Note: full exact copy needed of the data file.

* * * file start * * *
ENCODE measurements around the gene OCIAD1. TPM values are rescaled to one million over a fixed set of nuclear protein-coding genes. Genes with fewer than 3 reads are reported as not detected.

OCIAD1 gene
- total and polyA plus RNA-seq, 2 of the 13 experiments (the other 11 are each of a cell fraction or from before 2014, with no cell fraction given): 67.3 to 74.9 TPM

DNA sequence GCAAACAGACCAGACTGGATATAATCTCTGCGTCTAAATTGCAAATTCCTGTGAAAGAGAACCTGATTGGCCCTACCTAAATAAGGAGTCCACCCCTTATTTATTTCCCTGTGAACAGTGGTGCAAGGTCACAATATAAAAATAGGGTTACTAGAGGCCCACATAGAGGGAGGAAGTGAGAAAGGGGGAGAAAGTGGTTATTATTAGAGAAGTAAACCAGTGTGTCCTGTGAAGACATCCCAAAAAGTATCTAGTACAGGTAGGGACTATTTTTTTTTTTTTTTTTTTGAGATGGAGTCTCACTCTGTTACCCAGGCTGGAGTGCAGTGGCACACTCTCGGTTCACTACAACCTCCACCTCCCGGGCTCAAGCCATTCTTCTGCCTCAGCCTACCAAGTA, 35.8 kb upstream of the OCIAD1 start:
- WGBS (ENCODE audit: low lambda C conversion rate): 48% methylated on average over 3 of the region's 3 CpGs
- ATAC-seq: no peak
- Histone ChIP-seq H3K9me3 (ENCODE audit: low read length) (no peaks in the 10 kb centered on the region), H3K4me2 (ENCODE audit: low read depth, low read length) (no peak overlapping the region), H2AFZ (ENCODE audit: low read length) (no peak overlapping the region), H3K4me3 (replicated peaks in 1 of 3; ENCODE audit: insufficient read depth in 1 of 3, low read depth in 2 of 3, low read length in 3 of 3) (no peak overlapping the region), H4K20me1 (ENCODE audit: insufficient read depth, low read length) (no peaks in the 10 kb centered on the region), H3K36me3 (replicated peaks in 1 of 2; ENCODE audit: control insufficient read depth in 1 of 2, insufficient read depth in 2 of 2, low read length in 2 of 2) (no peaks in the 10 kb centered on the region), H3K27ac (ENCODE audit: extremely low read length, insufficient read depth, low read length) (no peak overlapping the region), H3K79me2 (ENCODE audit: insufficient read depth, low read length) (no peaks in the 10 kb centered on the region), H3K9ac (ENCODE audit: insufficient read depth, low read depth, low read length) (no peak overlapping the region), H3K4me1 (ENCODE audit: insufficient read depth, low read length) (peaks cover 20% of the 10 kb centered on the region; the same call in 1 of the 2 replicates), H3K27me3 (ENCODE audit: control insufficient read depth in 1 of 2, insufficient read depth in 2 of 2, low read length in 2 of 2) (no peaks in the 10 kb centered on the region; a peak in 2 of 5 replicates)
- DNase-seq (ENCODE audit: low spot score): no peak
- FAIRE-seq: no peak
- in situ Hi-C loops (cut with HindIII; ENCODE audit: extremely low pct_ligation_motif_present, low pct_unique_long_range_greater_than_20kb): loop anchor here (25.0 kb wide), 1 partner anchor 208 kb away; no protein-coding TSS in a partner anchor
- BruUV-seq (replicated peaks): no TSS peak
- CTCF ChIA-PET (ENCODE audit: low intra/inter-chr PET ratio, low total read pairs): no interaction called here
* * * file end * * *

ENCODE measurements around the gene OCIAD1. TPM values are rescaled to one million over a fixed set of nuclear protein-coding genes. Genes with fewer than 3 reads are reported as not detected.

OCIAD1 gene
- total and polyA plus RNA-seq, 2 of the 13 experiments (the other 11 are each of a cell fraction or from before 2014, with no cell fraction given): 67.3 to 74.9 TPM

DNA sequence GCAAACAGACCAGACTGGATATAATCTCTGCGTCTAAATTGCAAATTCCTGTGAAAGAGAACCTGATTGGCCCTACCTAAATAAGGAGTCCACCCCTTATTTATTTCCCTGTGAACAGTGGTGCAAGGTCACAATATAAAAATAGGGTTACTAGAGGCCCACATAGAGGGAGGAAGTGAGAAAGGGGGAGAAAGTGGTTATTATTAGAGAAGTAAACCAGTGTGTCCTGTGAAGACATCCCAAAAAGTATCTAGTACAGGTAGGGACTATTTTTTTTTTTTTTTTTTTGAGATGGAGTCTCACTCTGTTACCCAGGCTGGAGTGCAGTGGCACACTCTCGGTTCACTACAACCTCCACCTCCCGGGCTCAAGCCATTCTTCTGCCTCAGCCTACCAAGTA, 35.8 kb upstream of the OCIAD1 start:
- WGBS (ENCODE audit: low lambda C conversion rate): 48% methylated on average over 3 of the region's 3 CpGs
- ATAC-seq: no peak
- Histone ChIP-seq H3K9me3 (ENCODE audit: low read length) (no peaks in the 10 kb centered on the region), H3K4me2 (ENCODE audit: low read depth, low read length) (no peak overlapping the region), H2AFZ (ENCODE audit: low read length) (no peak overlapping the region), H3K4me3 (replicated peaks in 1 of 3; ENCODE audit: insufficient read depth in 1 of 3, low read depth in 2 of 3, low read length in 3 of 3) (no peak overlapping the region), H4K20me1 (ENCODE audit: insufficient read depth, low read length) (no peaks in the 10 kb centered on the region), H3K36me3 (replicated peaks in 1 of 2; ENCODE audit: control insufficient read depth in 1 of 2, insufficient read depth in 2 of 2, low read length in 2 of 2) (no peaks in the 10 kb centered on the region), H3K27ac (ENCODE audit: extremely low read length, insufficient read depth, low read length) (no peak overlapping the region), H3K79me2 (ENCODE audit: insufficient read depth, low read length) (no peaks in the 10 kb centered on the region), H3K9ac (ENCODE audit: insufficient read depth, low read depth, low read length) (no peak overlapping the region), H3K4me1 (ENCODE audit: insufficient read depth, low read length) (peaks cover 20% of the 10 kb centered on the region; the same call in 1 of the 2 replicates), H3K27me3 (ENCODE audit: control insufficient read depth in 1 of 2, insufficient read depth in 2 of 2, low read length in 2 of 2) (no peaks in the 10 kb centered on the region; a peak in 2 of 5 replicates)
- DNase-seq (ENCODE audit: low spot score): no peak
- FAIRE-seq: no peak
- in situ Hi-C loops (cut with HindIII; ENCODE audit: extremely low pct_ligation_motif_present, low pct_unique_long_range_greater_than_20kb): loop anchor here (25.0 kb wide), 1 partner anchor 208 kb away; no protein-coding TSS in a partner anchor
- BruUV-seq (replicated peaks): no TSS peak
- CTCF ChIA-PET (ENCODE audit: low intra/inter-chr PET ratio, low total read pairs): no interaction called here